GENEVA / WORLD AIDS DAY

01-Dec-2017 00:01:53
On World Aids Day today, UNAIDS released a new report called “Blind spot” that shows the difficulties in reaching men with HIV services. UNAIDS warns that men are less likely to access HIV treatment and more likely to die of AIDS-related illnesses. UNTV CH
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STORY: GENEVA / WORLD AIDS DAY
TRT: 1:53
SOURCE: UNTV CH
RESTRICTIONS: NONE
LANGUAGE: ENGLISH / NATS

DATELINE: 1 DECEMBER 2017 GENEVA, SWITZERLAND
SHOTLIST
1. Wide shot, exterior, Palais des Nations
2. Wide shot, Press Room
3. SOUNDBITE (English) Peter Ghys, Chief Strategy Officer, UNAIDS:
“Men compared to women are just less likely to take up services and so we see that in the proportion of men that are taking a test for HIV and also the proportion of men living with HIV that actually know that they are infected they are just less aware of their status than women are. We estimate about 20 % less likely to know their status compared to women”.
4. Med shot, journalists
5. SOUNDBITE (English) Peter Ghys, Chief Strategy Officer, UNAIDS:
“As it comes to the coverage of treatment, again we see there is a discrepancy where men are having or are on treatment only 7 % of men living with HIV while that proportion is about 60 % for women. Again men are doing less well than women are”.
6. Med shot, journalists
7. SOUNDBITE (English) Peter Ghys, Chief Strategy Officer, UNAIDS:
“Once people are on treatment we find that men are actually less likely to be fully observant or adherent to their treatment and so it results actually in higher morality of men living with HIV than women living with HIV, and so about 58 % of all the Aids related deaths that were observed in 2016 are occurring among men, although there are more women living with HIV”.
8. Med shot, journalists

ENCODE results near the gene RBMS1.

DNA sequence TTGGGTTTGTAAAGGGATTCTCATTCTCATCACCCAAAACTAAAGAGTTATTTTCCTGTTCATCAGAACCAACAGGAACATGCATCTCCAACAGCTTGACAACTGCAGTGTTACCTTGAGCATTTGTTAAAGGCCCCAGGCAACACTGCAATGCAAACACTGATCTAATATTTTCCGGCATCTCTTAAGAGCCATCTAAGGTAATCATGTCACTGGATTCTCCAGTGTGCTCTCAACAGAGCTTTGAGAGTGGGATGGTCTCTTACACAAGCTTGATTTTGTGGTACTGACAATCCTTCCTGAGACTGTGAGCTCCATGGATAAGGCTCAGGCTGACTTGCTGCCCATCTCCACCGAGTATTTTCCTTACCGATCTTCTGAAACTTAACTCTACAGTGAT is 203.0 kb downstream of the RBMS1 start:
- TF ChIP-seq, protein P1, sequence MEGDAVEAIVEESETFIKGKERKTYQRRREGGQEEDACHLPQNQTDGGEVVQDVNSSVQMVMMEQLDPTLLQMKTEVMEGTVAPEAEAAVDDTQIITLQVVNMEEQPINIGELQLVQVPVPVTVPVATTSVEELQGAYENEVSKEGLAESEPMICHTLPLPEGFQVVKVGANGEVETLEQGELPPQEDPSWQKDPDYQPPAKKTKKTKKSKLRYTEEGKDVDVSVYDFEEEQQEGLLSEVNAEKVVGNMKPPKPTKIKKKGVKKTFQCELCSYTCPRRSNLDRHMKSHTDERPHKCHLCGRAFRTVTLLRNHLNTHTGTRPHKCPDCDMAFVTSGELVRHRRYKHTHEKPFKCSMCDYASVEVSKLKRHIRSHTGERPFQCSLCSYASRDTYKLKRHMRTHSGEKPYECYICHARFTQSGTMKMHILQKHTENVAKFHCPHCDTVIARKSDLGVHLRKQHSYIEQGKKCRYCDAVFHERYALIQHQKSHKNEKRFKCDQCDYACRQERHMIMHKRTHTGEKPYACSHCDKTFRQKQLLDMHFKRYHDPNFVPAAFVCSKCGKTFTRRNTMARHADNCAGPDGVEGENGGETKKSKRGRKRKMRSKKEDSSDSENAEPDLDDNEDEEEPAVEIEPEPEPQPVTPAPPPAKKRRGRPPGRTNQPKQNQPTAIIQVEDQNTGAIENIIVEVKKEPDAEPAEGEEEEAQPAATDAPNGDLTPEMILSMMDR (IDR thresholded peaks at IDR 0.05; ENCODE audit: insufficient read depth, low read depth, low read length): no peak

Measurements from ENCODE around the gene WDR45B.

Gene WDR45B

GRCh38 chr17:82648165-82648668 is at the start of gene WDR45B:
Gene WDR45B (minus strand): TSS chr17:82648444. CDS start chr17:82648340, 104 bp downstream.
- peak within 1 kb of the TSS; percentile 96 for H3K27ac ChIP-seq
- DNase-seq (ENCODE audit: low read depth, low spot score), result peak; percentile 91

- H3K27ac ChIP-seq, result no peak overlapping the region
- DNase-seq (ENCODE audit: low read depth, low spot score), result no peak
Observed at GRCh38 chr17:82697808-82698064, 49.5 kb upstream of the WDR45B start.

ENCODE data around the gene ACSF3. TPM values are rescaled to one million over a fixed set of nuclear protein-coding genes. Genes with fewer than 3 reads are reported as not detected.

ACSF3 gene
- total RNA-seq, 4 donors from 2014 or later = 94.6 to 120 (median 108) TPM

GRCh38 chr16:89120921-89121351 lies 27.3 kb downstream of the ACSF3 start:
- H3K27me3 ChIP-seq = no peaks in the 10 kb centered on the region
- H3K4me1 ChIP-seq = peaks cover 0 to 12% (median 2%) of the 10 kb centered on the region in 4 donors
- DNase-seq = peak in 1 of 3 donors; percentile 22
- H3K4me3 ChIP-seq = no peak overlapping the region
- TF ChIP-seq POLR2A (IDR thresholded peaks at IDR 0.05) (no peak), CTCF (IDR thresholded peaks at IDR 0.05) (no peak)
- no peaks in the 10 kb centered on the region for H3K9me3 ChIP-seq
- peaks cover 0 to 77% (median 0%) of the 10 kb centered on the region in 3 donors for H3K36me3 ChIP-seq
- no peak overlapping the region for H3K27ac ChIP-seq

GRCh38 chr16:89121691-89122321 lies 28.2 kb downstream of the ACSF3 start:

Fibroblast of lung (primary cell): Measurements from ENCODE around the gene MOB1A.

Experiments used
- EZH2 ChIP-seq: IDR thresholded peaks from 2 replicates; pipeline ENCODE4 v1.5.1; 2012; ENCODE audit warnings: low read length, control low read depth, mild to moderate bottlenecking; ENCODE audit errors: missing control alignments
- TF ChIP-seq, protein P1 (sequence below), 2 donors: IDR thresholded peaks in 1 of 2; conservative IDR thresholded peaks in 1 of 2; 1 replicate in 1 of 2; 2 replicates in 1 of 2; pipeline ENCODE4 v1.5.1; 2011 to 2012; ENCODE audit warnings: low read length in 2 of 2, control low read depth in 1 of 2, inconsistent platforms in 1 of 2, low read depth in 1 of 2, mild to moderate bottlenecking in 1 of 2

9. SOUNDBITE (English) Peter Ghys, Chief Strategy Officer, UNAIDS:
“There is also recently use of technology where you can have applications on your smartphone that encourage you to take an HIV test but also show you where is the nearest place where you can have such a test”.
10. Wide shot, press briefing room
STORYLINE
On World Aids Day today, UNAIDS released a new report called “Blind spot” that shows the difficulties in reaching men with HIV services. UNAIDS warns that men are less likely to access HIV treatment and more likely to die of AIDS-related illnesses.

Talking to the media in Geneva Friday (1 Dec), Peter Ghys, Chief Strategy Officer of UNAIDS said that “men compared to women are just less likely to take up services and so we see that in the proportion of men that are taking a test for HIV and also the proportion of men living with HIV that actually know that they are infected they are just less aware of their status than women are. We estimate about 20 % are less likely to know their status compared to women”.

According to the “Blind spot” globally less than half of men living with HIV are on treatment, compared to 60 % of women.

Ghys said that “as it comes to the coverage of treatment, again we see there is a discrepancy where men are having or are on treatment. Only 7 % of men living with HIV while that proportion is about 60 % for women. Again men are doing less well than women are”.

The report reveals that in sub-Saharan Africa, men and boys living with HIV are 20% less likely than women and girls living with HIV to know their HIV status, and 27 % less likely to be accessing treatment.

UNAIDS Strategic Officer Ghys said that “once people are on treatment we find that men are actually less likely to be fully observant or adherent to their treatment and so it results actually in higher morality of men living with HIV than women living with HIV, and so about 58 % of all the Aids related deaths that were observed in 2016 are occurring among men, although there are more women living with HIV”.

The “Blind spot” also shows that HIV prevalence is consistently higher among men within key populations. Outside of eastern and southern Africa, 60 % of all new HIV infections among adults are among men. The report outlines the particular difficulties men in key populations such as gay communities, detainees or drug users face in accessing HIV services, including discrimination, harassment and denial of health services.

The report highlights that men who have sex with men are 24 times more likely to acquire HIV than men in the general population and in over two dozen countries HIV prevalence among men who have sex with men is 15 % higher.

The report urges HIV programmes to boost men’s use of health services and to make services more easily available to men. Ghys said that “there is also recently use of technology where you can have applications on your smart phone that encourage you to take an HIV test but also show you where is the nearest place where you can have such a test”.

As of June 2016 UNAIDS estimates that 36,7 million people globally were living with HIV and that 1 million people died from AIDS-related illnesses. Around 21 million people were accessing anti-retroviral therapy.
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